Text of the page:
You don’t need a perfect and consistent file system backup as a starting point. Any internal inconsistencies in the backup will be corrected by log replay.
It can be combined with an infinitely long sequence of WAL files for playback, and continuous backup can be achieved by simply archiving WAL files.
There is no need to replay the WAL item until the end. You can stop replay at any point and restore the database to a consistent state at that time.
A series of WAL files can be continuously sent to another machine that has been loaded with the same basic backup file to obtain a real-time hot backup system.
How to do continuous archiving?
In the following example, the operating system is Windows 10 and the Postgresql version is 9.6.
First, you need to modify several parameters of the postgresql.conf file as follows:
wal_level =’replica’archive_mode =’on’archive_command =’copy /y “%p” “D:\\archive\\%f”’
When archive_command is executed, %p will be replaced by the file path to be archived, and %f will only be replaced by the file name. If you need to embed a real% character in the command, you can use %%. “D:\\archive\\” is replaced with the storage path of the archive log, to ensure that the archive directory exists.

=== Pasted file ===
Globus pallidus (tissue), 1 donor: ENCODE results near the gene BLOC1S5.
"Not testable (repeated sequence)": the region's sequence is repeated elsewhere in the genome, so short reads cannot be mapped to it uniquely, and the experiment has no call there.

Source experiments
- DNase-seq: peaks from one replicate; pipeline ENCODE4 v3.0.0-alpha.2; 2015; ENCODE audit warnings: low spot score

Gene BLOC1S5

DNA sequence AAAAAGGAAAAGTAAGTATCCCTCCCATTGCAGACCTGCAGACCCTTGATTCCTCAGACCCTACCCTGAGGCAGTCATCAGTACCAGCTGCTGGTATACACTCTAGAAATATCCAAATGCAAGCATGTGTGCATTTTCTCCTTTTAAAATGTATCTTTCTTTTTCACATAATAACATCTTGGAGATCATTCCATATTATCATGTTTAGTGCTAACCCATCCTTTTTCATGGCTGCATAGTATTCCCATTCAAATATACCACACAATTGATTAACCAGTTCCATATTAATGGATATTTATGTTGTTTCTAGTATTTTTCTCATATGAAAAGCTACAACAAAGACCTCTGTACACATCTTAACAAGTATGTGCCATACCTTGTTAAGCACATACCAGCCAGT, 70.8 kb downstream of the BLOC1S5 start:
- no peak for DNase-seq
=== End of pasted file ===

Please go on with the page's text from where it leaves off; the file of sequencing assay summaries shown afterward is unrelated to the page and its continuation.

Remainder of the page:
After that, you need to restart the database for the configuration to take effect.
Next, you need to make a non-exclusive basic backup. Postgresql provides two backup methods, exclusive backup and non-exclusive backup. Non-exclusive backup methods are recommended.
1. Connect to the server as a user with the right to run pg_start_backup (don’t care which database) and issue the command:
Select pg_start_backup(‘backup_label’, false, false);
2. Make a file system level backup of the database. Copy the data directory and its contents under the postgresql installation directory to another location.
3. In the same connection, issue the command:
select * from pg_stop_backup(false);
This command represents the end of a non-exclusive backup.
Now let’s look at recovery based on time.
If your database fails, you need to restore to a consistent state at a certain time before, you need to restore based on time.
The process is:
1. If the server is still running, stop it.
2. If you have enough space, copy the entire cluster data directory and table space to a temporary location. Note that it is better to copy rather than move. If you do not have enough space, you should at least save the contents of the cluster’s pg_xlog subdirectory, because it may contain logs that have not been archived before the system crashed.
3. Remove the data directory and all its subfiles and subdirectories.